Brown massaged showed Clara’s friends how to massage her abdomen, telling them to do it periodically, “so everything that was left in there would come out.”

From Clara to Lucy
After attending to Clara, Brown pressured Lucy to come up with the money to have an abortion as well, even suggesting that she ask Ira Gin for a loan. She left, taking Lucy with her. Gin testified that Lucy and Brown had come to his home, and Lucy had asked to borrow money. Gin said he’d refused but had told Brown that she could trust Lucy to pay her because Lucy was honest.

Beatrice Duran testified in corroboration of what Clara had said, adding that Brown told Clara to go to a doctor and tell the doctor she had a cold so she could get a penicillin shot. Brown then drove Beatrice to work.

Evidently Clara dallied about following this advice, not going to Dr. Randall until January 30. He testified that he figured she had been pregnant and had undergone an abortion about ten days earlier. Clara described the abortion to Randall, who found it consistent with what he saw when he examined her.

Lucy’s Abortion Troubles
In the mean time, Brown had evidently come to some agreement with Lucy Sanchez. Brown came to the young women’s home on January 26 and left with Lucy at about 3 p.m. Clara had repaid Lucy the $100 she’d lent her, money Lucy evidently was going to use to pay Brown. Lucy had been in good health when she’d left her home.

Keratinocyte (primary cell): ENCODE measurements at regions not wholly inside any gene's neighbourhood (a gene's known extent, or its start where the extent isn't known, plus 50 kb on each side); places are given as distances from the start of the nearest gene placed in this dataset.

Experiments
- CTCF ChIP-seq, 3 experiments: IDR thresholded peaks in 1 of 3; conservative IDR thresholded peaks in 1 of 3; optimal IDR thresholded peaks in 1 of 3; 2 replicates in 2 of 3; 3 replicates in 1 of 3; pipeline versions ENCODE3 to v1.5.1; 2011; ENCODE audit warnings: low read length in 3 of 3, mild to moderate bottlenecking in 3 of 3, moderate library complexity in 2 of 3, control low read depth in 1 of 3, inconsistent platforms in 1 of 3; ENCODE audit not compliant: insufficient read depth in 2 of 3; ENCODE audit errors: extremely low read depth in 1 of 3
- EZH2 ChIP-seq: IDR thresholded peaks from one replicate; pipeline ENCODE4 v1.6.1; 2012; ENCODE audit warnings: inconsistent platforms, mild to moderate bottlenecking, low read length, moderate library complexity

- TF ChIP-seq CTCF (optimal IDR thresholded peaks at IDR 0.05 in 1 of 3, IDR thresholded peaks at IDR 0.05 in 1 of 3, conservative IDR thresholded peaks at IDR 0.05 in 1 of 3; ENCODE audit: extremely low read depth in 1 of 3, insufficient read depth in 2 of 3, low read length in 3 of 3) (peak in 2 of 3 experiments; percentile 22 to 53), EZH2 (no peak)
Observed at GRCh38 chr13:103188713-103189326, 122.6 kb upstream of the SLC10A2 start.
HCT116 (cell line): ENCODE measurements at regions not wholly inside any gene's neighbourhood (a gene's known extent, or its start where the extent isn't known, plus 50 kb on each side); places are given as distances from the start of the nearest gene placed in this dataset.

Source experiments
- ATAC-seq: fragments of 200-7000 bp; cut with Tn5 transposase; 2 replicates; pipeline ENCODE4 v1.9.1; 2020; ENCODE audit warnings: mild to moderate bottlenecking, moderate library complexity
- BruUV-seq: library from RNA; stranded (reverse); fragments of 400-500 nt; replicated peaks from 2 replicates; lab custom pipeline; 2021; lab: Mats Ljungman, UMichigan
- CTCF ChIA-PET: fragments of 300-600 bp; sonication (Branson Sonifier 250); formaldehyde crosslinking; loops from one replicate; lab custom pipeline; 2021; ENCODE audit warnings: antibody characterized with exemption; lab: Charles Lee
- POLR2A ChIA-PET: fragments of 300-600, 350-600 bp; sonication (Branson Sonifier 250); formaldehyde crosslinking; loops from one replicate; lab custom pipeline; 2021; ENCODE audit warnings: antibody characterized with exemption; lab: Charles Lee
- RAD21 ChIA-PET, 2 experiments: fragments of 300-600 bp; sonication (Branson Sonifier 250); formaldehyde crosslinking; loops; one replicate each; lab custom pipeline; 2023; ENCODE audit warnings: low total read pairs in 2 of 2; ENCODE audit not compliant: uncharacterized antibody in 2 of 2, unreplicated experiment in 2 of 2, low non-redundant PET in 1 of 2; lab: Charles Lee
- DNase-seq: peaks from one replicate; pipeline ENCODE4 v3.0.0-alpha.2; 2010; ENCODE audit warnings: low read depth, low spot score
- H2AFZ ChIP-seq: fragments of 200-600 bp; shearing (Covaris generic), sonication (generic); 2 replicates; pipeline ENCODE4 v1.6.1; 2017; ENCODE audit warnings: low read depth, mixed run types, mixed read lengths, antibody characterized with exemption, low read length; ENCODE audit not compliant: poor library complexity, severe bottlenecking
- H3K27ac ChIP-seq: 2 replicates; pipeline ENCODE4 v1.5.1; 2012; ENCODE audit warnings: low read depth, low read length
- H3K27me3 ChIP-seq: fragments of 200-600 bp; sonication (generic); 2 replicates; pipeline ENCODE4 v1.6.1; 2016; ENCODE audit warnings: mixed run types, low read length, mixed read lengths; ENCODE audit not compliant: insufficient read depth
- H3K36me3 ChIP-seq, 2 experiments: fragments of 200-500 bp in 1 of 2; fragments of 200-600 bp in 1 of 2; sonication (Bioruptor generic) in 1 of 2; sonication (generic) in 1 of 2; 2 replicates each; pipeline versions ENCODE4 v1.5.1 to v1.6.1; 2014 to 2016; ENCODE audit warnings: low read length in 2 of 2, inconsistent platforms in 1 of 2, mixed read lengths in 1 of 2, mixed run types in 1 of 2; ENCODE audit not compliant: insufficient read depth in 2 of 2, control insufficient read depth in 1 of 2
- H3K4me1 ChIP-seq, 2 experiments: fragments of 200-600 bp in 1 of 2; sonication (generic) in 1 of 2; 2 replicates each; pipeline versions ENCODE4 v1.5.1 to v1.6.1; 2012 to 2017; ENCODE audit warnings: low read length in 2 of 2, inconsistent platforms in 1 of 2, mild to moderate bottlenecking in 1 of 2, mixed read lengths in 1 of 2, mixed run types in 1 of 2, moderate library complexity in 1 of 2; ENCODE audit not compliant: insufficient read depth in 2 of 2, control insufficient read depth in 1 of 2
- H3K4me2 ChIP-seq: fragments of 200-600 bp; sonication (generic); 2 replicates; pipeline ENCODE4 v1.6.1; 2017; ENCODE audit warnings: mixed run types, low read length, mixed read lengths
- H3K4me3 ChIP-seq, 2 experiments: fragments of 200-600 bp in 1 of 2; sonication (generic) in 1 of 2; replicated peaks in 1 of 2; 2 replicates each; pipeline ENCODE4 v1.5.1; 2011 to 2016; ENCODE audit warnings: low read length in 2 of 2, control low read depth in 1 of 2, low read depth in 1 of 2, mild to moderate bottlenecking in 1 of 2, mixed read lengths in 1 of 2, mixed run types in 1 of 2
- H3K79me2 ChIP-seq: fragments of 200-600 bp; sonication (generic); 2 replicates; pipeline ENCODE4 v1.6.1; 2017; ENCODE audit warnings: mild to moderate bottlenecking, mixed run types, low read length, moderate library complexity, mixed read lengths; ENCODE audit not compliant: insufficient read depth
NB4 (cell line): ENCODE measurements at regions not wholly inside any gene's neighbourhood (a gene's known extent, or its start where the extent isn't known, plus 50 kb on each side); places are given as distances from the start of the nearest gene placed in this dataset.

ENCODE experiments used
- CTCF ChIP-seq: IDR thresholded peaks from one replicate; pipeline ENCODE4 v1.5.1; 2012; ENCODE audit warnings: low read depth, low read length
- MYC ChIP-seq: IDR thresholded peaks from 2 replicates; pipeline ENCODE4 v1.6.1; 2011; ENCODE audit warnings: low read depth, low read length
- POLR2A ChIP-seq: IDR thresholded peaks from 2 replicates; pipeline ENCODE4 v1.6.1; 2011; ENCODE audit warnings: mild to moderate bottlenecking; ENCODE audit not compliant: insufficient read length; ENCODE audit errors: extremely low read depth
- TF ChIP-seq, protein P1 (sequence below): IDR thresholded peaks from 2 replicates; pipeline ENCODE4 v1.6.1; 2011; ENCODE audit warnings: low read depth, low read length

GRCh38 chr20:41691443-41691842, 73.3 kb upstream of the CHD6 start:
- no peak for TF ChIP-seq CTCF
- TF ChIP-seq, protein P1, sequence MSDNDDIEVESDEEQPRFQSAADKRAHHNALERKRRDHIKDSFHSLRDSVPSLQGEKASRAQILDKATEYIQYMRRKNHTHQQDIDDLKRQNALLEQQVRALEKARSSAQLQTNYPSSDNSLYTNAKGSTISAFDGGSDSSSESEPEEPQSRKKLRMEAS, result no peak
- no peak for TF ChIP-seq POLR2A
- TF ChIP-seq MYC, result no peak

At about 7:30 that evening, Brown went to the cafe where Clara worked, asking her to come to take Lucy home. Brown also wanted to know if anybody would disturb them at the house. Clara said that Brown told her “they had gotten through about 5 o’clock and that she started flowing pretty heavily at the time and she started getting dizzy, then went out into a coma, and she was moaning pretty bad and she was afraid that somebody in the neighborhood would hear her and that she’d stay over at our house with her overnight and take care of her.”

Clara went to Brown’s practice with her. Brown’s mother was there as well. Lucy was lying on a couch, with her raincoat and some newspapers under her, and covered with a blanket and a bedspread. There was blood on the bedspread, newspapers, raincoat, and on Lucy. Clara also saw Lucy’s clothing there. Brown was acting nervous and excited.

Too Little Too Late
Clara helped Brown carry Lucy down to the car, and accompanied by Brown’s mother they drove Lucy to a hospital. Brown instructed Clara to tell staff there that Lucy had been in this condition at home, and that Clara had called Brown for help.

As Clara sat outside the emergency room with Brown and Brown’s mother, Brown told Clara “she knew she shouldn’t have done it, and took out her wallet, took out $30 and gave it to me and said those $30 were to help me in case Lucy needed anything.”

But Lucy was beyond needing any help. A doctor came out and informed the three women that Lucy had been dead on arrival.

Clara said that Brown then told her “that she didn’t know what to do whether to tell the truth or deny it.” She asked Clara “whether she should run away or stick it out and then she took out her wallet again from her purse and told me, ‘Here’s the rest of Lucy’s money so you can use it for the funeral.'”